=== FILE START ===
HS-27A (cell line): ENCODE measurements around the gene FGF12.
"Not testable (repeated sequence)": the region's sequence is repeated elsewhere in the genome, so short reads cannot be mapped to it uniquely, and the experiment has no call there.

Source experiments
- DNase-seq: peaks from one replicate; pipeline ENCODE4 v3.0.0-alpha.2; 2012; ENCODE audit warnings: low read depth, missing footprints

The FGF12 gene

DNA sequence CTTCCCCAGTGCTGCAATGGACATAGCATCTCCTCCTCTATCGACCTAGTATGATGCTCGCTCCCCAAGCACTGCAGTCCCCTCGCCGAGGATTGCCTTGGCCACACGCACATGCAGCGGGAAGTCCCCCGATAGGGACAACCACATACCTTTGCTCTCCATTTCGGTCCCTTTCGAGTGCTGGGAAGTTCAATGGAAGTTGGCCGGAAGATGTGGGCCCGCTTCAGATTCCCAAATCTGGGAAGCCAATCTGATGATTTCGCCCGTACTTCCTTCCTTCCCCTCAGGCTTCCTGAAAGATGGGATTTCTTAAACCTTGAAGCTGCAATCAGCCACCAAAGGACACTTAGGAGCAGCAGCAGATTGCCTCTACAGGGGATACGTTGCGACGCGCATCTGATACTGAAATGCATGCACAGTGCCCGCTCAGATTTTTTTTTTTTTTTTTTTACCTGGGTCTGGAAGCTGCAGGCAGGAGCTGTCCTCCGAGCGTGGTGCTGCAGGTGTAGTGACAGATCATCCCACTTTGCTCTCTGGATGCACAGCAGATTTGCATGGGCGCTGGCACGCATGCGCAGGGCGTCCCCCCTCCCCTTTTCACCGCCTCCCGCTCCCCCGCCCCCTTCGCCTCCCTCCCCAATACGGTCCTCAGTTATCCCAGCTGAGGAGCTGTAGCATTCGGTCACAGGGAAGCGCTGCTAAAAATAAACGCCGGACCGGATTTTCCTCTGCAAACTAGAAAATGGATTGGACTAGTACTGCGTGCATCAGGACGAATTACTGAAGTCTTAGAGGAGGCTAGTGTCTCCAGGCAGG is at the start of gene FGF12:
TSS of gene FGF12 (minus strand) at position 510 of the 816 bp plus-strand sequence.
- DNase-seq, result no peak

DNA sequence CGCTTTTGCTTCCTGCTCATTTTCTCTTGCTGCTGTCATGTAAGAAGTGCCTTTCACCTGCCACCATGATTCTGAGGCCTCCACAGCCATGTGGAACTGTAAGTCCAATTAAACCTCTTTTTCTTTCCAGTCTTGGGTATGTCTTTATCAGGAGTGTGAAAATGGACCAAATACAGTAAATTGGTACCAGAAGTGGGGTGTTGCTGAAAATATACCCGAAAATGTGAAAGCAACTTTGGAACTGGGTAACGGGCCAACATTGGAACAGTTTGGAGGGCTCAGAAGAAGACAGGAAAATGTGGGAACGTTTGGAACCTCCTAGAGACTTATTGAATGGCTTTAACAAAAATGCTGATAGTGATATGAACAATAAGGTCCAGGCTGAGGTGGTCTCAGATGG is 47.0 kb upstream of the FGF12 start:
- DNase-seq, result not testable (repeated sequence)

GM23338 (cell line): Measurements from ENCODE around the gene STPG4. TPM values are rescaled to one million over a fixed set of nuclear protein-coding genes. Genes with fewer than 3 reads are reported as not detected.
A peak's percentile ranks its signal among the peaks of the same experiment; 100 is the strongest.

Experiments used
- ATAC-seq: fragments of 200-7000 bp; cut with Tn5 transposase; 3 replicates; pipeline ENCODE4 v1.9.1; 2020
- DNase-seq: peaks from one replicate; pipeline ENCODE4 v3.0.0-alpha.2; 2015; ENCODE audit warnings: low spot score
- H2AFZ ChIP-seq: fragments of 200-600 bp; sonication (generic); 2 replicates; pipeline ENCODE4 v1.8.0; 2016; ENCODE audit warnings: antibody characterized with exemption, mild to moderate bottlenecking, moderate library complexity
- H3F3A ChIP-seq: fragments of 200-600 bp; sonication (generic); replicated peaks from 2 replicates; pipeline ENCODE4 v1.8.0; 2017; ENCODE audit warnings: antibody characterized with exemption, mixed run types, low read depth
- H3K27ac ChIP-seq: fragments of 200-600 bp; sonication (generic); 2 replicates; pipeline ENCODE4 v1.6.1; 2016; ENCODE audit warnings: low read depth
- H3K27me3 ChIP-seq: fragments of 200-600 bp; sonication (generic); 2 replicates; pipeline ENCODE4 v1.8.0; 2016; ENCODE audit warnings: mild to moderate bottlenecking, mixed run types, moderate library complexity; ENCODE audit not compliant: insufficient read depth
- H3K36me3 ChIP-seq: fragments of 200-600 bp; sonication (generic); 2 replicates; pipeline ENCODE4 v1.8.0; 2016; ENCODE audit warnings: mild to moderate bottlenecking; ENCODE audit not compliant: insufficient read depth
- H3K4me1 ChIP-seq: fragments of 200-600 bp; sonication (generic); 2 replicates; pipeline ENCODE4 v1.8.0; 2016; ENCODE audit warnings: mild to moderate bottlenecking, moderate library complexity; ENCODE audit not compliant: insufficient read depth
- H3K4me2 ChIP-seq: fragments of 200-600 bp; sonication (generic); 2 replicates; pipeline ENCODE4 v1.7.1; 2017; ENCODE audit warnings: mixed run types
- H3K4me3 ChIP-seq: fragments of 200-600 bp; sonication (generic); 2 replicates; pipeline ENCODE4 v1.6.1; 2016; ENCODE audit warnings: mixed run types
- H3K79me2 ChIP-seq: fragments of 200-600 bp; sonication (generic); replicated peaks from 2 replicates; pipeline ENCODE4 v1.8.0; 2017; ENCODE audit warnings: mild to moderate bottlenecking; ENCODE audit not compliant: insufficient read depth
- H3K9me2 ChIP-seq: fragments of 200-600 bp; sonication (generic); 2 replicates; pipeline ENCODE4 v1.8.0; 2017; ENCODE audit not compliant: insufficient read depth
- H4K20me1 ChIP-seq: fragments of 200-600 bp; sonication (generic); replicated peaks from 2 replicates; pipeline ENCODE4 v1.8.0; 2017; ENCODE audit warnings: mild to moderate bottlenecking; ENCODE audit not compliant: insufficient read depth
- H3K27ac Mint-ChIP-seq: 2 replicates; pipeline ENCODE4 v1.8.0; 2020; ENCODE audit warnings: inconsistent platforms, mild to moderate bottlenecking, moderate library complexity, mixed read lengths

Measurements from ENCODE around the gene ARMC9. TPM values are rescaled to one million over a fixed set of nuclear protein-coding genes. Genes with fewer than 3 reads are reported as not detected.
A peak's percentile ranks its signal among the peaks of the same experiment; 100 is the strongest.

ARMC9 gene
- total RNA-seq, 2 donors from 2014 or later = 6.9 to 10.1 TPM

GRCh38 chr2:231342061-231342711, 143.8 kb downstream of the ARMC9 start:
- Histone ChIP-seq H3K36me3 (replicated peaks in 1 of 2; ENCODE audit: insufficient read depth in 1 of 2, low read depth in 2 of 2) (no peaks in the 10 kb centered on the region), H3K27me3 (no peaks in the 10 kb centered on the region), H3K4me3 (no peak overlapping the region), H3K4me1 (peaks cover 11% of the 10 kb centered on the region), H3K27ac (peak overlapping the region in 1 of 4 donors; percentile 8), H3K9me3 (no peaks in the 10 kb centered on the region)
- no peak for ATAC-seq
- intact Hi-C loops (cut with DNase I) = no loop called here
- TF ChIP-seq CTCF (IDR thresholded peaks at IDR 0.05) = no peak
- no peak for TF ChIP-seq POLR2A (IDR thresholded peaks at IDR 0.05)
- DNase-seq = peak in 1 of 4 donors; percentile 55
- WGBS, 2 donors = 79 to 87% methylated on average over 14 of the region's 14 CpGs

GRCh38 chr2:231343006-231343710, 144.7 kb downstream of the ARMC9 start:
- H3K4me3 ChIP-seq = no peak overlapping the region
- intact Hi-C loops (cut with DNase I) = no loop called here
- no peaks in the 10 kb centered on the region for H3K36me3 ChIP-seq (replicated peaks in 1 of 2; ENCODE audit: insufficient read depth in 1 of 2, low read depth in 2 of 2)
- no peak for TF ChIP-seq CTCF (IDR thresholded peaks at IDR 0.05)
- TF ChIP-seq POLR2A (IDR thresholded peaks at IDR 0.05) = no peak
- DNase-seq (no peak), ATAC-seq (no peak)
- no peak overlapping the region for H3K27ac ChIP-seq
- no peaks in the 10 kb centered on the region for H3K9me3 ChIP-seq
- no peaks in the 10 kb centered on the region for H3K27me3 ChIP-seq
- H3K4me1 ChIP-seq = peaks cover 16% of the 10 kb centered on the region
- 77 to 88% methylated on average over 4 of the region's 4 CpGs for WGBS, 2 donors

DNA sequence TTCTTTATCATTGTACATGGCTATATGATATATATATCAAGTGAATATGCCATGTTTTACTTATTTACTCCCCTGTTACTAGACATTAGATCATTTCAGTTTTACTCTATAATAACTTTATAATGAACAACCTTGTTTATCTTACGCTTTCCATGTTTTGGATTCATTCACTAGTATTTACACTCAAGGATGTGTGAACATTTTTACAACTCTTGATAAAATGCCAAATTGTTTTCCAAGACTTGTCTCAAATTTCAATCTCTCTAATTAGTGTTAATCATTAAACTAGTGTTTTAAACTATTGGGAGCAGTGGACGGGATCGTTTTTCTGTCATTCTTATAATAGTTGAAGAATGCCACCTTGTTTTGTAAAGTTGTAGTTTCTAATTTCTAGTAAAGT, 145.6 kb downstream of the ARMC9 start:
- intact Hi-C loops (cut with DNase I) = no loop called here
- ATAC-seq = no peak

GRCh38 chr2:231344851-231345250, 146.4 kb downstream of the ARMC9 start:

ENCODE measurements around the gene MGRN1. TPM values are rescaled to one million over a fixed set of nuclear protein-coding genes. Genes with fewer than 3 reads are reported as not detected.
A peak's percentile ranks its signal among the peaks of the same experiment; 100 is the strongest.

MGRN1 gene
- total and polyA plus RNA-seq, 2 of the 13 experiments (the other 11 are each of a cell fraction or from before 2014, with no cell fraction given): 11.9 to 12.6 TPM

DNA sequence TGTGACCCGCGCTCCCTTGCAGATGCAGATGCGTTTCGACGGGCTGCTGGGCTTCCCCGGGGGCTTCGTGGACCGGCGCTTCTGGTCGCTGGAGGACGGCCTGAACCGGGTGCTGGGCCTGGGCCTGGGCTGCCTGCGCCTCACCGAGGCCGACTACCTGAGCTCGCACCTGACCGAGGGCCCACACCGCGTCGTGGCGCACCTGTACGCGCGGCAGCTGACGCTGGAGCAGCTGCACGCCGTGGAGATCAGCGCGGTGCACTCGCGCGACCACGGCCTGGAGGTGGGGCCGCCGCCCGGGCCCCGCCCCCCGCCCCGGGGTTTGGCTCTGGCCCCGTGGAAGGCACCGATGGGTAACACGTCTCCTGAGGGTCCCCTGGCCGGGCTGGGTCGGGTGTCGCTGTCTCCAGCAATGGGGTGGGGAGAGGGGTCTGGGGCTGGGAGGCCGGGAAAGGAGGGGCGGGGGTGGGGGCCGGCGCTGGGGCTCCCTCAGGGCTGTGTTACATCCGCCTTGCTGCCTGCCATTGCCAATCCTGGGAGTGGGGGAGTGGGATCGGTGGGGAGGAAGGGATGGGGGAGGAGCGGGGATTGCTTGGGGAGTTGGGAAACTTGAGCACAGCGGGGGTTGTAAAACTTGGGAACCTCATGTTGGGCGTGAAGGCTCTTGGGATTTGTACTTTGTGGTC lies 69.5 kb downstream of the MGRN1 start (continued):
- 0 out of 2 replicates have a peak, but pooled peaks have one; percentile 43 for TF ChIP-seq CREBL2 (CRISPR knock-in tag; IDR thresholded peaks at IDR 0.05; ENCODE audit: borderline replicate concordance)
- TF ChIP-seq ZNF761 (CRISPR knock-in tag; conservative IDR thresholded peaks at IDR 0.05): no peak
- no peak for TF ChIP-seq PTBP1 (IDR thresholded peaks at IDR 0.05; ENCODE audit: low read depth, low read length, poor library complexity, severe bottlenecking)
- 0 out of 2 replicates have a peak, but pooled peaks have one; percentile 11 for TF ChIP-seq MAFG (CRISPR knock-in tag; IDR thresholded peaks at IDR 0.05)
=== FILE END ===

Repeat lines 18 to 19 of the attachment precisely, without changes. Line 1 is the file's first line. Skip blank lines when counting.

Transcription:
- H3K27ac ChIP-seq: fragments of 200-600 bp; sonication (generic); 2 replicates; pipeline ENCODE4 v1.6.1; 2016; ENCODE audit warnings: low read depth
- H3K27me3 ChIP-seq: fragments of 200-600 bp; sonication (generic); 2 replicates; pipeline ENCODE4 v1.8.0; 2016; ENCODE audit warnings: mild to moderate bottlenecking, mixed run types, moderate library complexity; ENCODE audit not compliant: insufficient read depth